Computational Fluid Dynamics (CFD) modelling of fire and smoke spread has become an increasingly important analytical tool for designing and demonstrating compliance of smoke management systems. As the understanding of physical phenomena such as fire dynamics, heat transfer and fluid flow increases, so does the ability to accurately model fires. This, coupled with more advanced computer algorithms coupled with modern processor speeds and memories, has massively increased the accuracy of CFD fire modelling. This allows for accurate description of fires in complex geometries, and the ability to incorporate and predict a wide range of physical fire phenomena. This is considered to be the only alternative without actually setting the building on fire to validate a smoke management system and demonstrate that the life safety objectives of the code are satisfied.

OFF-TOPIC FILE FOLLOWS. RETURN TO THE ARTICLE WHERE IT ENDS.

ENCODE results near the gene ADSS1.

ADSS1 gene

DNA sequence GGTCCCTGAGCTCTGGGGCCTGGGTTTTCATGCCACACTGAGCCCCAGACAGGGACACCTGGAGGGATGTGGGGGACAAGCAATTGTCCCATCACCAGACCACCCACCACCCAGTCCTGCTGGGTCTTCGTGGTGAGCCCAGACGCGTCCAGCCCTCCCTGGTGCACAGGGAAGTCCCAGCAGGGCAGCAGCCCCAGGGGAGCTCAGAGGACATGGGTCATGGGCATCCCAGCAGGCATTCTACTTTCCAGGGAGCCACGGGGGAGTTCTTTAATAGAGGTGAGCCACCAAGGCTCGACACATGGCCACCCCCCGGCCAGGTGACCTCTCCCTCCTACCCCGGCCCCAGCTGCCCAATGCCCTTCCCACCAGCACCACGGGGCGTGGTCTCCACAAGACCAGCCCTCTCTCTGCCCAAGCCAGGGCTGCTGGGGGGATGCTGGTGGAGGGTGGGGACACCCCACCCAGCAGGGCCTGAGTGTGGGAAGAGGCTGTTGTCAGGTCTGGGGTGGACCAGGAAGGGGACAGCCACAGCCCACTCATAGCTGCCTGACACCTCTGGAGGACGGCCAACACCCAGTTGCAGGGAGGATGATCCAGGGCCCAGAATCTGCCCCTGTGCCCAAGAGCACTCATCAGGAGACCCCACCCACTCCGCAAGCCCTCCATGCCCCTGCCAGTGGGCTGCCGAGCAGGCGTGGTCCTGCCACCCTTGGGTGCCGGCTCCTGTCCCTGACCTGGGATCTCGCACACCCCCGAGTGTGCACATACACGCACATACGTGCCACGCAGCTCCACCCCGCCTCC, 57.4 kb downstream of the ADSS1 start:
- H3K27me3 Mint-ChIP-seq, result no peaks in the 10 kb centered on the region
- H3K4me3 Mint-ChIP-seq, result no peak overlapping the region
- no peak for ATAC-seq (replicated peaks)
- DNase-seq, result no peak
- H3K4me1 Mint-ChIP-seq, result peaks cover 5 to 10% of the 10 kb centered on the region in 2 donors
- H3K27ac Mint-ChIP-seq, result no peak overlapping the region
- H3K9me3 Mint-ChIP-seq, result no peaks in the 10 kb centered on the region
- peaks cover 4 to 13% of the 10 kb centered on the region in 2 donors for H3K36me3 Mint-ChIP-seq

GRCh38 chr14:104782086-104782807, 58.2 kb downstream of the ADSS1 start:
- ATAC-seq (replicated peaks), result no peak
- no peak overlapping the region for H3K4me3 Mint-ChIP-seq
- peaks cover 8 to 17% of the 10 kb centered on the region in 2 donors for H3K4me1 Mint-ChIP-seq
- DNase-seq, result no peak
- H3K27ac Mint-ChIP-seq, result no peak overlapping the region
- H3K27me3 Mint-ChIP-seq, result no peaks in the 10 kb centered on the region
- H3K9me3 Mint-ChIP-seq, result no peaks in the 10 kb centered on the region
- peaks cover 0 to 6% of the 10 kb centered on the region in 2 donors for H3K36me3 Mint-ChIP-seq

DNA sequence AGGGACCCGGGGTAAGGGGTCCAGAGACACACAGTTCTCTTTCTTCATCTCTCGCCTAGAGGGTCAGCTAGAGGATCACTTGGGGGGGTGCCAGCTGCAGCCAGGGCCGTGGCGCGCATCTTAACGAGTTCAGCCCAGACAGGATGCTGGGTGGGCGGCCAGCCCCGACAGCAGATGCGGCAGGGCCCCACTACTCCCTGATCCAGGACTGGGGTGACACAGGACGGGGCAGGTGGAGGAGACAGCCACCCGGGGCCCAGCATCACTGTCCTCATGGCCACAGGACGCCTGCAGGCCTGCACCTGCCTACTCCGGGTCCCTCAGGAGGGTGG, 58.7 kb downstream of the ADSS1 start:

A CFD study can be undertaken using Fire Dynamics Simulator (FDS) to provide an engineered smoke management system to demonstrate compliance with the Code and local authority requirements. This tool can be used rationalize the smoke management system in regards to smoke exhaust capacity, make-up air requirements and size of smoke zones.
However, in certain situations it is necessary to predict the time needed to evacuate a building. This Evacuation Modelling can be used in combination with smoke modelling (CFD), which can predict the time available before untenable conditions are reached. The combination of these techniques is often useful in unusual or complex buildings where the standard design guides would be inappropriate, or compliance is impractical to achieve.
Al Maryah Island Tunnel (Peer Review)
Abu Dhabi Marina Mall